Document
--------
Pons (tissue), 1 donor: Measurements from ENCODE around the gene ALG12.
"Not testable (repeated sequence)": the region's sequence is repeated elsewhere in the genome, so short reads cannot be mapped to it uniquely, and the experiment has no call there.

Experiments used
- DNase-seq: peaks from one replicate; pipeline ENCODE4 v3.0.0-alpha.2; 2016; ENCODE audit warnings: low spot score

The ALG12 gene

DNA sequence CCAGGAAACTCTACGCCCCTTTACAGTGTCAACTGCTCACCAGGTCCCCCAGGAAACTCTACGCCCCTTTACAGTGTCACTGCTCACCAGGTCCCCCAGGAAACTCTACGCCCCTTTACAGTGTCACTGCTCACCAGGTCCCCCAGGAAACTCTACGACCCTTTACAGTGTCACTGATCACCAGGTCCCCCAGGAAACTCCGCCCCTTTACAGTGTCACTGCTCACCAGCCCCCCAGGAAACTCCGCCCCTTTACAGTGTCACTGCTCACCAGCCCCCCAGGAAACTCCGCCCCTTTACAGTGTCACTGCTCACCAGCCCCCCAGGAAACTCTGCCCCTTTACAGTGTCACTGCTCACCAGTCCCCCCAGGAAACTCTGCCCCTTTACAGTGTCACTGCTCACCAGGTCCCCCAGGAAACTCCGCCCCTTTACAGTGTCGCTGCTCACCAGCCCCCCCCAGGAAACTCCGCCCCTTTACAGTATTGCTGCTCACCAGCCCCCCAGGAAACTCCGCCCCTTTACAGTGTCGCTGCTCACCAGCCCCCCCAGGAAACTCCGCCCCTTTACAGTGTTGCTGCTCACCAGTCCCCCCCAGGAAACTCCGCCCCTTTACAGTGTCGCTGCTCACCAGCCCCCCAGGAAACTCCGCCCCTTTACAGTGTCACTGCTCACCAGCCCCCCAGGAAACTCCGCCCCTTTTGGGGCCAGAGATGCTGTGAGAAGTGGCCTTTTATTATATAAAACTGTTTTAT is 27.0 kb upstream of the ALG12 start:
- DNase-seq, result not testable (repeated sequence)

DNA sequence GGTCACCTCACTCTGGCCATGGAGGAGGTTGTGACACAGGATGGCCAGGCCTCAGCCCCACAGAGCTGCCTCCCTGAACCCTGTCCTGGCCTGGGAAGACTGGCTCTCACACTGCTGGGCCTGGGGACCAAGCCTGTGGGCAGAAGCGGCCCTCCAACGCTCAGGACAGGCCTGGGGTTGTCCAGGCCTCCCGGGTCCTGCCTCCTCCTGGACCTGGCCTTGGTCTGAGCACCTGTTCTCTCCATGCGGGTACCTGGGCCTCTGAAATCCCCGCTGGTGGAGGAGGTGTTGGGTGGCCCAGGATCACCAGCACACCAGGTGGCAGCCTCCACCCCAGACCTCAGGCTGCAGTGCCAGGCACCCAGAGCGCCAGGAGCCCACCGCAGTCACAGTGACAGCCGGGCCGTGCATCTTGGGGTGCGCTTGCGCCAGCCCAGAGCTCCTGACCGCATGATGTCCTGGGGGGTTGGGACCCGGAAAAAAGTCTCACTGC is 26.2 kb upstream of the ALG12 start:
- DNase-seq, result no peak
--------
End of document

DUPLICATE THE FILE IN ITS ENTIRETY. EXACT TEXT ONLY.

Pons (tissue), 1 donor: Measurements from ENCODE around the gene ALG12.
"Not testable (repeated sequence)": the region's sequence is repeated elsewhere in the genome, so short reads cannot be mapped to it uniquely, and the experiment has no call there.

Experiments used
- DNase-seq: peaks from one replicate; pipeline ENCODE4 v3.0.0-alpha.2; 2016; ENCODE audit warnings: low spot score

The ALG12 gene

DNA sequence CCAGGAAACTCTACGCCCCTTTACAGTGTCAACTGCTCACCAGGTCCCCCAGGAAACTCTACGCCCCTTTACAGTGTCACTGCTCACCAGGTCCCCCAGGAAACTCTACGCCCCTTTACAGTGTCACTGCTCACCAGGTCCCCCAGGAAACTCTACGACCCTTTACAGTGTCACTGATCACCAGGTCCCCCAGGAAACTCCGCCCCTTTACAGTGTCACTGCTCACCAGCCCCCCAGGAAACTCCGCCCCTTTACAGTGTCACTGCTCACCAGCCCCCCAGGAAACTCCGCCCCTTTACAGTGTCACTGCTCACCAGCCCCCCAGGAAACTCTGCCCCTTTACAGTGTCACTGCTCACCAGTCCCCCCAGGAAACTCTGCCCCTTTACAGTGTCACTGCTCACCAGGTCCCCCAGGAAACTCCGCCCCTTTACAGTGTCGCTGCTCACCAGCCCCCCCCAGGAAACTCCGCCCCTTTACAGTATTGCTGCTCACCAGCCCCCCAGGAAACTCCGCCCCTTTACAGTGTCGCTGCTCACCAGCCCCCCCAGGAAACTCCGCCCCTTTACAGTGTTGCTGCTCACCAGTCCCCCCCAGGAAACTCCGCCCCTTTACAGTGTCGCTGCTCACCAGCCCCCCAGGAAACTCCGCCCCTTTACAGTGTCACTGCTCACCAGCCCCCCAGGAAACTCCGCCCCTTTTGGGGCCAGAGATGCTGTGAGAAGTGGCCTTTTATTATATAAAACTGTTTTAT is 27.0 kb upstream of the ALG12 start:
- DNase-seq, result not testable (repeated sequence)

DNA sequence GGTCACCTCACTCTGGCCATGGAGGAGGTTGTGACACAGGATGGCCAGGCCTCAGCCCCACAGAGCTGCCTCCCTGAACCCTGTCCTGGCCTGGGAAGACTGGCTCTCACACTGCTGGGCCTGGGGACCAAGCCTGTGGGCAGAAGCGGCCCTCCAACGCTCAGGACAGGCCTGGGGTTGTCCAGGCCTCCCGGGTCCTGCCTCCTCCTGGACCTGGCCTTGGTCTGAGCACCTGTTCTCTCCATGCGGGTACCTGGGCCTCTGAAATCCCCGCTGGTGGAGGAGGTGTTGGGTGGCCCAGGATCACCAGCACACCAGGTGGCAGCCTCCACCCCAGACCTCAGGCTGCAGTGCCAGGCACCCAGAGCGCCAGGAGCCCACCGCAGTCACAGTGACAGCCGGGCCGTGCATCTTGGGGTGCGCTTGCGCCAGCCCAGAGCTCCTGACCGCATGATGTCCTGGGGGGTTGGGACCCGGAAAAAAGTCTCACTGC is 26.2 kb upstream of the ALG12 start:
- DNase-seq, result no peak